Four Reforms for the Twenty-First Century

Article excerpt

What follows are my top four suggestions for judicial action and advocacy that can result in urgently needed and readily achievable reforms. As the American Judicature Society and its members consider their agenda and mission for the coming years, each of these issues deserves their support.

It is a considerable challenge, a distinct privilege, and no doubt a fool's errand to survey the past one hundred years in the field of criminal justice with the purpose of identifying trends and key issues that will critically challenge jurists who are concerned with reforming the system. 1 cannot pretend to possess a legal historian's breadth of knowledge and remain a prisoner of my own professional and personal experience. That experience instructs, above all else, to be wary of observer bias. So it's best to make important aspects of that experience manifest from the beginning and warn that the views expressed here are entirely my own and should not be taken as the official position of any organization with which I am associated.

I began practicing criminal law in 1975 as a Legal Aid lawyer (public defender) in the South Bronx, inspired by the civil rights movement and the landmark criminal justice rulings of the Warren Court. At that time, New York City was experiencing a financial crisis: The Association of Legal Aid Attorneys had formed a union and was striking to assure that lawyers had access to telephones, office space, vertical representation (the right to represent clients from arrest to disposition), and that some limitations were put on caseloads, which were spiraling out of control. The process of "early case assessment" had just begun-screening by a bureau of district attorneys of the initial statements from officers and witnesses, case severity (breaking down nonviolent felonies to misdemeanors), and case strength. This was just the first salvo in a trend over the next three decades that shifted initial access to information and assessment of cases for purposes of early plea bargaining and setting of bail away from judges and into a domain more exclusively supervised by prosecutors. The crack cocaine epidemic was nascent and the movement towards determinant sentencing and mandatory minimums was taking hold, again signaling the coming shift in the power over sentencing away from judges to prosecutors. Charles E. Silberman's sweeping and insightful overview of the system in 1980, Criminal Violence, Criminal Justice,1 perfectly captured the era and holds up to this day.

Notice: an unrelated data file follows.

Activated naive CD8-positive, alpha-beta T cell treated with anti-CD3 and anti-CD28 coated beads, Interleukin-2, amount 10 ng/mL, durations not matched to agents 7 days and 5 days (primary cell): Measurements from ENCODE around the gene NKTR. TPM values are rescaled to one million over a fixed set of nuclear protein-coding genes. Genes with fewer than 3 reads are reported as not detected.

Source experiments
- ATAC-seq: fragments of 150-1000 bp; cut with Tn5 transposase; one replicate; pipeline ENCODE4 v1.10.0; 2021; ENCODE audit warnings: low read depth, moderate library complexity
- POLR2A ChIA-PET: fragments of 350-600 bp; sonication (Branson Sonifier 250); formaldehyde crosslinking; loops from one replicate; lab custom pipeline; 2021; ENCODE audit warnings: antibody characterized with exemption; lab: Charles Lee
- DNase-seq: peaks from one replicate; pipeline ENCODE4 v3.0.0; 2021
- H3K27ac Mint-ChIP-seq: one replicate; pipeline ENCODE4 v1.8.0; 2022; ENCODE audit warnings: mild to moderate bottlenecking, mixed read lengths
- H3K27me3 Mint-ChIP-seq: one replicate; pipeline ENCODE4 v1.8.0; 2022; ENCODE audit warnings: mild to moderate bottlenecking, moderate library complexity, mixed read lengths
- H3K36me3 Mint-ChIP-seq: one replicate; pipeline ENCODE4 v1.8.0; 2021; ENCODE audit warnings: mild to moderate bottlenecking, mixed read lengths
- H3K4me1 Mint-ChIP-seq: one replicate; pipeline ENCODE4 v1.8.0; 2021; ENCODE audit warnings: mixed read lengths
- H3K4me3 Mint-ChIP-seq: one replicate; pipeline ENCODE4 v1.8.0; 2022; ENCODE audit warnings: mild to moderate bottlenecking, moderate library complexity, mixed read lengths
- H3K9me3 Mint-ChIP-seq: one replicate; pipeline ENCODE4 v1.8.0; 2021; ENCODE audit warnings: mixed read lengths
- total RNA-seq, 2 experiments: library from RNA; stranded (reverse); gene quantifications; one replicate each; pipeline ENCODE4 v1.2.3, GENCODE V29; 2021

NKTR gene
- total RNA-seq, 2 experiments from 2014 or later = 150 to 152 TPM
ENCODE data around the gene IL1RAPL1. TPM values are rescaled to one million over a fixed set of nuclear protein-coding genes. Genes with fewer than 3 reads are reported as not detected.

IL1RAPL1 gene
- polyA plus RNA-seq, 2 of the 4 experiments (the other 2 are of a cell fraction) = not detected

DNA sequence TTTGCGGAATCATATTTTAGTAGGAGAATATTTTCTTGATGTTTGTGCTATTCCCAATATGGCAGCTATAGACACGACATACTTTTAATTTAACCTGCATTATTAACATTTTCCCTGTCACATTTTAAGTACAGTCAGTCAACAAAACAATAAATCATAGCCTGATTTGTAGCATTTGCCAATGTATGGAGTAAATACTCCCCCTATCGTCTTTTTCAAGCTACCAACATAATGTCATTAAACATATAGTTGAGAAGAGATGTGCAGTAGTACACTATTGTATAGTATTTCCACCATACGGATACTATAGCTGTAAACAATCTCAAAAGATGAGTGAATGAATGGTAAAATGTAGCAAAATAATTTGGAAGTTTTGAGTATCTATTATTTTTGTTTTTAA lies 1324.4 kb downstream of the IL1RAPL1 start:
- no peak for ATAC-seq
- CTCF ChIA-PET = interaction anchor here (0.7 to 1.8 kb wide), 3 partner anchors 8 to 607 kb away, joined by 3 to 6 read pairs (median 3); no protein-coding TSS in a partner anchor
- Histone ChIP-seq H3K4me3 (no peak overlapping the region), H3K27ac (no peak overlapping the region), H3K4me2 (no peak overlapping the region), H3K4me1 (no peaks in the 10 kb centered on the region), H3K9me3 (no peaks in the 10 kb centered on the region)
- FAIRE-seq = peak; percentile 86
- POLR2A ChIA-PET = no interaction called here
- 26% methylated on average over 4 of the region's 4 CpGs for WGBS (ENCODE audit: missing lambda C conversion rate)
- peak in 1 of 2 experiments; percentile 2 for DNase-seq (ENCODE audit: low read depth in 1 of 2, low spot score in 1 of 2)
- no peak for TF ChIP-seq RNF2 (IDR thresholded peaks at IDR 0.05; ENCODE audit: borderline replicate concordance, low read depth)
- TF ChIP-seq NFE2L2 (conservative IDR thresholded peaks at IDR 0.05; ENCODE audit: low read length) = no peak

By the time I began teaching law, practicing in federal courts, and helping construct in-house clinical programs that trained both prosecutors and defense attorneys (1979), I was inhabiting a world without federal sentencing guidelines, cell phones, personal computers, or the internet, much less DNA technology, sophisticated neuroimaging, or the crunching of "big data." 1 have been fortunate to have a diverse practice and participated in heavily publicized proceedings including civil rights suits against both police departments and prosecutors. I have defended clients, in state and federal court, at trials and on appeal, who were accused of a myriad of crimes.2 Perhaps most important of all, for the past 24 years, I have been lucky enough to be part of the "innocence movement" and to work intimately with a collection of lawyers (defense and prosecution), judges, scholars, and scientists who have litigated, adjudicated, and studied an unprecedented wave of "exonerations" based on DNA tests and other new evidence of innocence.

So having quickly summarized my experience and potential observational bias, what follows are my top four suggestions for judicial action and advocacy that can result in urgently needed and readily achievable reforms. As the American Judicature Society and its members consider its agenda and mission for the coming years, each of these issues deserves support.

Lead on Indigent Defense Reform

In this 50th anniversary year of the Gideon3 decision, there is no area of criminal justice reform that has made less progress over the last century or is more significant for improving the system than the right to counsel. …